The Value Stack of Market Research and Analysis

The Value Stack of Market Research and Analysis

The world of analysis is a complex ecosystem of providers, roles, and clients with a variety of wants, needs, expectations and experiences. When you hear someone say they are an analyst, what does that mean? Are the financial or industry? Are they numerical or do they perform qualitative assessments of survey data? When they say they are in market research, does that mean primary or secondary? Large scale collection or more one-to-one?

Why do these distinctions matter?

Classifying the roles and potential value of the providers means the client has a more likely chance of securing the services and solutions they need. The providers, on the other hand, can more accurately present themselves and maximize their potential for success.

Data Collectors: Their value is in gathering the foundational quantitative and qualitative information needed to perform a host of analytical functions on which companies may base their decisions. Processes include primary and secondary research, data scraping and collection from relevant sources. Client must be able to validate the processes, quality control and data sources in order to feel secure. The provider would be wise to provide data in formats clients find most useful. Consideration for usability on the client side is paramount here.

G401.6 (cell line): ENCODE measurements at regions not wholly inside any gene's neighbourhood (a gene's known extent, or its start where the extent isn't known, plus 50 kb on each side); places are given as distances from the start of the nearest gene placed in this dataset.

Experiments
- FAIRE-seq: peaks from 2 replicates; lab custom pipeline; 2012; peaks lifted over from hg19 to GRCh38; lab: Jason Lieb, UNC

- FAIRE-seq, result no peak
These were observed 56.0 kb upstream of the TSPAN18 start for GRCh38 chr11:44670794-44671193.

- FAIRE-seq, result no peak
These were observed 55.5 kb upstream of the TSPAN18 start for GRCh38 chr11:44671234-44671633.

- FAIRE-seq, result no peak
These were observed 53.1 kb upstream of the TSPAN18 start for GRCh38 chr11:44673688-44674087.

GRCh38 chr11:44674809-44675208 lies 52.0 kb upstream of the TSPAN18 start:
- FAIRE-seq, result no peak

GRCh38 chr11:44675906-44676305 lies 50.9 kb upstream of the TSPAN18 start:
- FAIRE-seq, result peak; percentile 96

Clients tend to be people responsible for consumer insights, qualitative analysis, strategic marketing, and planning roles who need data for their own analytical processes of decision making.

Assemblers: They perform lower-level research and lite analysis functions that can be useful in instances where the 30,000-foot perspective is adequate for a client, or they require a pile of content to support what they are working on. These entities’ practices can consist of pulling together and summarizing content or perhaps leveraging data collection techniques to compile outputs of varying sizes. This is where you tend to find the research factories’ place on the food chain. Generally selling $5,000 reports that consist of internet research, scraped content and maybe a few interviews of people around the space.

Clients tend to be people who want data compiled for them but do not utilize the content for decision support of investment decisions based on the quality of the process or data inputs. Marcom functions may utilize these entities.

Insight and Context: These entities have the expertise to analyze quantitative and qualitative data and help clients make sense of it based on deep understanding of the relevant sector from their lengthy time spent in industry or studying it. Market research analysts may or may not make sense for a client here. Yes, they can look at data and say what it says but without 10 years of healthcare, automotive or consumer goods experience, context isn’t necessarily there, nor can the appropriateness of the analysis be considered automatic. Insiders matter here. Providers should be stressing their sector expertise to establish their business credentials and selling points.